For many, AI is a religious experience (rerun)
Jan 1, 2024

For many, AI is a religious experience (rerun)

From chatting with the Robo Rabbi to being #BlessedByTheAlgorithm, religion and artificial intelligence are entangled, says the University of Zurich’s Beth Singler.

This episode originally aired on Aug. 9.

Artificial intelligence can feel abstract, so we’ve come to depend on certain narratives to try and make sense of it all.

Some of the language we use to describe AI and our interactions with it is rooted in religious ideas. Are you bracing for the apocalypse? Have you been blessed by the algorithm? Have you consulted a Robo Rabbi lately?

The deification of AI, whether it’s done consciously or not, is something Beth Singler studies as a professor of digital religions at the University of Zurich in Switzerland. Marketplace’s Lily Jamali spoke to Singler about religious tropes in the narratives we consume and share about AI.

The following is an edited transcript of their conversation.

Beth Singler: This religious thinking comes from the kind of existential fears that people have about the development of AI, where it’s going and where it might get out of control in particular ways. Those sorts of ideas, those imaginaries, they replicate sometimes religious narratives and tropes. We’ve already seen mainstream media talking about godlike AI and Elon Musk talking about AI summoning the demon. There’s this idea that this thing could get out of control, and the language that’s used pulls on those existing religious ideas. These ideas usually come from monotheistic religions, like Christianity, Islam or Judaism, and the idea of a singular powerful entity that is, in some ways, omniscient, omnipotent and we hope omnibenevolent. But there’s a lot of conversation about how we make AI to be good, to share our values. And that’s where the existential fears come in.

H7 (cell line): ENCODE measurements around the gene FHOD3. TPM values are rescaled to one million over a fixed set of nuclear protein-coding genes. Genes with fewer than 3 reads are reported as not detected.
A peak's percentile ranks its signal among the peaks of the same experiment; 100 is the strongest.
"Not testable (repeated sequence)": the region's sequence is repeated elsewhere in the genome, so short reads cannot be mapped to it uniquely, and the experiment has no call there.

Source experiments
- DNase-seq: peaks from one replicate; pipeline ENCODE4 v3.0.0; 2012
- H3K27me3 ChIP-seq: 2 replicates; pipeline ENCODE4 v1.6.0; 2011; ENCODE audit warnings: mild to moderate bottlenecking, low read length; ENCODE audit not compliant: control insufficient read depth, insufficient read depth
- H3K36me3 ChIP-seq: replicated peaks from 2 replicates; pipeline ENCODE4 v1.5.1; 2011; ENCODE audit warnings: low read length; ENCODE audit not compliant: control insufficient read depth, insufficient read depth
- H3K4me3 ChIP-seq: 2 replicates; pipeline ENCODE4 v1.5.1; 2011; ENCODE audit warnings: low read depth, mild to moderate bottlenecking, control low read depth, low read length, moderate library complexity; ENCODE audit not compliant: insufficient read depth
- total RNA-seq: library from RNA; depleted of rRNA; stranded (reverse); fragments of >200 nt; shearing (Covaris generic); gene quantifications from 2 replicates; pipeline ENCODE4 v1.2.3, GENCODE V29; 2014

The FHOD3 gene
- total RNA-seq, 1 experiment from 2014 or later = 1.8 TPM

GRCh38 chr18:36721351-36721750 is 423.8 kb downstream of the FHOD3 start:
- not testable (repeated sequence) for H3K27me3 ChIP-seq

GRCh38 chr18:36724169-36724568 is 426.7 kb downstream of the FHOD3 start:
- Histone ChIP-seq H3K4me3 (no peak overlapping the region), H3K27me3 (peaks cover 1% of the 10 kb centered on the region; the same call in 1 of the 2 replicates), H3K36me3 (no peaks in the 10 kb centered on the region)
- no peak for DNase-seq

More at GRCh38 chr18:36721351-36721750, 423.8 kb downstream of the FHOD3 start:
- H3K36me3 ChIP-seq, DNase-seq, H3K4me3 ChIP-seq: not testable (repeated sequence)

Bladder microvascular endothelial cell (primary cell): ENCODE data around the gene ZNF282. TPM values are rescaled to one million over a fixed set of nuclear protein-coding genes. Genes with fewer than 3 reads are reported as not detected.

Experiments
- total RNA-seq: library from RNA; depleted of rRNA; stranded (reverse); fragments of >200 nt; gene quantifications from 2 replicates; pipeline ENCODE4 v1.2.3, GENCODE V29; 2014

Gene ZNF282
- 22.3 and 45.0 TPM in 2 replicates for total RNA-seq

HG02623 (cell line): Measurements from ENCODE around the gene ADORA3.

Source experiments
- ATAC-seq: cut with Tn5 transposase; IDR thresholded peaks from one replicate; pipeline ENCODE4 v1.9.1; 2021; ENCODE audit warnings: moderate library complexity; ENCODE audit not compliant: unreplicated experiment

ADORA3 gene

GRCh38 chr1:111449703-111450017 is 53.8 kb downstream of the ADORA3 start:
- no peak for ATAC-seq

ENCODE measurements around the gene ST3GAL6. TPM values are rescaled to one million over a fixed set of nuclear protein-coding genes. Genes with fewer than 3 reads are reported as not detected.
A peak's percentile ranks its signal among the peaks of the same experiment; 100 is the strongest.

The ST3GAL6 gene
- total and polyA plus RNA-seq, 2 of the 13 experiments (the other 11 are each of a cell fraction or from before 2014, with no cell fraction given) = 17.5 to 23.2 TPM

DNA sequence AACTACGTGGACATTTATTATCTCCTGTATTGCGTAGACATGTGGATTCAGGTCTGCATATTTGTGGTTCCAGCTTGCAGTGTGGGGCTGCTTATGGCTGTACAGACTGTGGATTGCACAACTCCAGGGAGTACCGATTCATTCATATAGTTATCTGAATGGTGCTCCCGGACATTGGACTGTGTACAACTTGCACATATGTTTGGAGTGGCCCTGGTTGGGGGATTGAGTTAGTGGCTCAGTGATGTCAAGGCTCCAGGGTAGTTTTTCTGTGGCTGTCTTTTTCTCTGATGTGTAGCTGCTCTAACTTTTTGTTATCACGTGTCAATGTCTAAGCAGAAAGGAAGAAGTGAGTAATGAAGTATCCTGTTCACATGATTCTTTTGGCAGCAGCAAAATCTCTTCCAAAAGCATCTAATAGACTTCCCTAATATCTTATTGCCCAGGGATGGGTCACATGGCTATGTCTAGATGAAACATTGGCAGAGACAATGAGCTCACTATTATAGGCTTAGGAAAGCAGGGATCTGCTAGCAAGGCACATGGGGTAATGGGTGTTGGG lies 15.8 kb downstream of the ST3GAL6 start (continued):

Lily Jamali: And what do you make of that framing? Does that make sense to you?

Singler: I think there is a common conception that AI is, that it is a modern thing and religion is a not-modern thing. Religion is too traditional, too in the past, and it’s something that we should leave behind. Actually, religion and AI are both modern and they both are entangled with each other. You get people thinking of AI religiously and you get people doing religion with AI and they’re interacting with each other in various ways. So, when you get these conversations about AI and how it might become superintelligent, or the thing we call “the singularity,” this future AI that’s going to be all-powerful, you see people drawing on their cultural context and using the terms and the ideas they’re familiar with, even if they aren’t at all religious. There’s that familiarity with these ideas of a godlike being that oversees the world. Other concepts like heaven and the afterlife tie into people’s conversations about digital immortality and AI. We’re basically using our cultural resources to try and understand this thing that’s almost happening to us, more than is something that we’re creating.

Jamali: What have you noticed about the way people think about the algorithms behind social media platforms like Instagram and X, the app previously known as Twitter?

Singler: In this space of uncertainty, you get people talking about how the algorithm has done certain things, made certain decisions and people expressing the feeling that they’ve in some way been blessed by the algorithm. I wrote a piece of research specifically on people on Twitter using this expression. Where it came up most commonly was around spaces where there are automated decision-making systems like the algorithm behind YouTube that decides what you’re going to see next. Or if you’re working in a gig economy job as a driver for Uber or Lyft, you might feel that if you’ve had a good day, then the algorithm has blessed you. It’s this idea that the algorithm is making some sort of choice about your future because you’re virtuous and so you’ve been blessed by the algorithm. In reality, all that’s happening behind the scenes is that there’s been some very distinct decisions made by humans about the values put into those algorithms and what sorts of things should be optimized. That’s not always very clear, so we tell these stories to ourselves about being blessed by the algorithm.

Jamali: What are the harms of projecting religious ideas onto AI?